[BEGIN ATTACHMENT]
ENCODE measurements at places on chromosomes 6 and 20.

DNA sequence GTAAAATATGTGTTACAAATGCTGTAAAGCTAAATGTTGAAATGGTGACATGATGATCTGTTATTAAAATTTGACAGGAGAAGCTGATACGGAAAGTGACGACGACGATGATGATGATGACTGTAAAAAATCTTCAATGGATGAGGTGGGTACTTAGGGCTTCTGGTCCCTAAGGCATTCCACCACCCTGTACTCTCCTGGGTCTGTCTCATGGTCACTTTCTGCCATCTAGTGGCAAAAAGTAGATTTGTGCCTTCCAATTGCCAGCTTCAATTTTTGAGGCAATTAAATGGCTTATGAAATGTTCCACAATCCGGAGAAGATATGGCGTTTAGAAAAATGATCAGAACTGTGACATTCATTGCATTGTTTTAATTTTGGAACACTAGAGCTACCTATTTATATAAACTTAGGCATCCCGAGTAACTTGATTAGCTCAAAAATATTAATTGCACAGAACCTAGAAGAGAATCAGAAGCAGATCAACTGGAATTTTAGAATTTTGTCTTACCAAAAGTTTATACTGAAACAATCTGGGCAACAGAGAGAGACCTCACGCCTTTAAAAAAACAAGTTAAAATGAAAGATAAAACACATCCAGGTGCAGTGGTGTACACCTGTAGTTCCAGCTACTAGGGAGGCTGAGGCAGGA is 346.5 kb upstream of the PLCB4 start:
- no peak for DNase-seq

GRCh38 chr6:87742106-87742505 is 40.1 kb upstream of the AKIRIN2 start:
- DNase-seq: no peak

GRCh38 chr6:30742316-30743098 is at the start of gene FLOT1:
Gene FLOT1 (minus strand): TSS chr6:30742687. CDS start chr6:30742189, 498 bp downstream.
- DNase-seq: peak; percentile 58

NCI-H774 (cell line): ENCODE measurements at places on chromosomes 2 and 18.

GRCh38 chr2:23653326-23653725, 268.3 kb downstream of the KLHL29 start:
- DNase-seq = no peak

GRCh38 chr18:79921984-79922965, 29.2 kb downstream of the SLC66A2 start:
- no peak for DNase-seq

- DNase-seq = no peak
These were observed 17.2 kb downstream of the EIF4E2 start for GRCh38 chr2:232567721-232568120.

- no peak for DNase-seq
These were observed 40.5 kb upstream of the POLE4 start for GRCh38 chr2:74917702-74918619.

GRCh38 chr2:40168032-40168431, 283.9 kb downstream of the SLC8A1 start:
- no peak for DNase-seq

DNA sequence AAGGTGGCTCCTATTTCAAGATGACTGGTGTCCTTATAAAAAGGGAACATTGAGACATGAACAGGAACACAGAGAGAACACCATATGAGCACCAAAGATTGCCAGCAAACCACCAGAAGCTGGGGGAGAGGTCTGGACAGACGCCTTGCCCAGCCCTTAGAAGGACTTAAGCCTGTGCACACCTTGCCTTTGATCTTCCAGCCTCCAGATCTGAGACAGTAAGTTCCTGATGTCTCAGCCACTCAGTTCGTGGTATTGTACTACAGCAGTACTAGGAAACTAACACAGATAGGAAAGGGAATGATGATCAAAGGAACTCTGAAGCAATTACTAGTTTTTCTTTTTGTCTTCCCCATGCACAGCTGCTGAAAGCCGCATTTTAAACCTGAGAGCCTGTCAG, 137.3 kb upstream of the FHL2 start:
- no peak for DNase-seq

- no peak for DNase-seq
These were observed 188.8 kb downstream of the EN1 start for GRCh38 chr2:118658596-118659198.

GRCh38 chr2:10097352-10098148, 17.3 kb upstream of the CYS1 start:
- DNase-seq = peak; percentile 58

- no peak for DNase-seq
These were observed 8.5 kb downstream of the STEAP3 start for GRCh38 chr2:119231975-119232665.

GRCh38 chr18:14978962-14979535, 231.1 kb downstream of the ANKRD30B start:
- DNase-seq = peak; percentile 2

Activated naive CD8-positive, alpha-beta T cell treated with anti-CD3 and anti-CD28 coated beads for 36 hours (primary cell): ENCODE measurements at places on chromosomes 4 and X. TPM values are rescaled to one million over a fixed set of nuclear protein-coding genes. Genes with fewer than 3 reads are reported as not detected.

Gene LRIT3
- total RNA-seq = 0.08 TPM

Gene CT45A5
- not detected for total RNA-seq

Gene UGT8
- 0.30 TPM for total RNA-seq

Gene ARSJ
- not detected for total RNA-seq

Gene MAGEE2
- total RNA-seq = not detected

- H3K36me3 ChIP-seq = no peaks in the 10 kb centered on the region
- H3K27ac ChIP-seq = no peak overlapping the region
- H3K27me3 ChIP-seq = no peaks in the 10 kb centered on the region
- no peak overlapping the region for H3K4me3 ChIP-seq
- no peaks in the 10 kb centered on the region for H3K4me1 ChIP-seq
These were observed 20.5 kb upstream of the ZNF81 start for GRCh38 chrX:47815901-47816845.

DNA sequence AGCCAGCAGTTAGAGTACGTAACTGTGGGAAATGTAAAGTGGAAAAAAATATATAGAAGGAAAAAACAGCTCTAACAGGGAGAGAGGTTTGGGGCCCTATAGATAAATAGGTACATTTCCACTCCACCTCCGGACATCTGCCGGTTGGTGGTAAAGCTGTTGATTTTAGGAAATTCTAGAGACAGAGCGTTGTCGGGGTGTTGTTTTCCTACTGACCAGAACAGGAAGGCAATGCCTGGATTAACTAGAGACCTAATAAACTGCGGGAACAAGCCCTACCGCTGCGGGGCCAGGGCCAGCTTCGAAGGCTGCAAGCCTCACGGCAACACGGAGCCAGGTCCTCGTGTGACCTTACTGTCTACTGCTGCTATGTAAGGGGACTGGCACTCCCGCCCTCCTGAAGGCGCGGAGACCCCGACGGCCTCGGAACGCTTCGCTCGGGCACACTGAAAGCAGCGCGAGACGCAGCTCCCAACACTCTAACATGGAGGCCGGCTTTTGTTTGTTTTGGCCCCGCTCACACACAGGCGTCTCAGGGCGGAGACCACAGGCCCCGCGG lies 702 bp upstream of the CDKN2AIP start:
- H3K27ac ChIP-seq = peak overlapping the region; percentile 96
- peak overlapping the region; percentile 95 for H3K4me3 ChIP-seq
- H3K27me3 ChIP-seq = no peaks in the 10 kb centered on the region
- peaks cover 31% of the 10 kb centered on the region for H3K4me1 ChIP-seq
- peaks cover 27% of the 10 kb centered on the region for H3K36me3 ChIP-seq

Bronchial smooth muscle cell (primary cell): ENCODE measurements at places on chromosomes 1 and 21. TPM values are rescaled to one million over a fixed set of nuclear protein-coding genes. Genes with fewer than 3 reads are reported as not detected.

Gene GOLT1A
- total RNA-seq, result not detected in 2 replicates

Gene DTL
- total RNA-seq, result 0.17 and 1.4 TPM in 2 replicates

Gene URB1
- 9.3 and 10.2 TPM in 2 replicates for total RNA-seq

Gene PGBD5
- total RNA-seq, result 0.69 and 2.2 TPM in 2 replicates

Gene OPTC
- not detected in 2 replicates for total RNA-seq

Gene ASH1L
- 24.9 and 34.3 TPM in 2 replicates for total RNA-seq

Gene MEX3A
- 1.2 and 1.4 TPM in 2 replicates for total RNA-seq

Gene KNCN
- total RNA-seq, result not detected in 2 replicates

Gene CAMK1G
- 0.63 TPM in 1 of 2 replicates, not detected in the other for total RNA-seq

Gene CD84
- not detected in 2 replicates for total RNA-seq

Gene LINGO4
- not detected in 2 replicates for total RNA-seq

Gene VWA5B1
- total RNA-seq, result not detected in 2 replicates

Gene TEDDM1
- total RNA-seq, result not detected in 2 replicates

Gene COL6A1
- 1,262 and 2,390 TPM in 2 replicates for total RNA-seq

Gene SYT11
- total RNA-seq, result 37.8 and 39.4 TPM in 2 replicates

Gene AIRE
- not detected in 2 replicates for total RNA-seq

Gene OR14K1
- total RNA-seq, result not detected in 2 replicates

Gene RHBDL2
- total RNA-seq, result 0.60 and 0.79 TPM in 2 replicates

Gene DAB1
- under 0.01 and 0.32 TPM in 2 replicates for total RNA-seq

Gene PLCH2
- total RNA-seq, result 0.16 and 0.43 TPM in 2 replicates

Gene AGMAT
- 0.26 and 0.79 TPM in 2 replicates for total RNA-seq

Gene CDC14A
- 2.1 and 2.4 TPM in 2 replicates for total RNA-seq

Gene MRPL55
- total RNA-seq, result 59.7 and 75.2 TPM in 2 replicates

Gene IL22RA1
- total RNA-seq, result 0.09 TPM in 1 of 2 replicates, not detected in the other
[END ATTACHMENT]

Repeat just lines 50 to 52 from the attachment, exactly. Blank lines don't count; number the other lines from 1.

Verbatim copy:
- H3K27me3 ChIP-seq = no peaks in the 10 kb centered on the region
- peaks cover 31% of the 10 kb centered on the region for H3K4me1 ChIP-seq
- peaks cover 27% of the 10 kb centered on the region for H3K36me3 ChIP-seq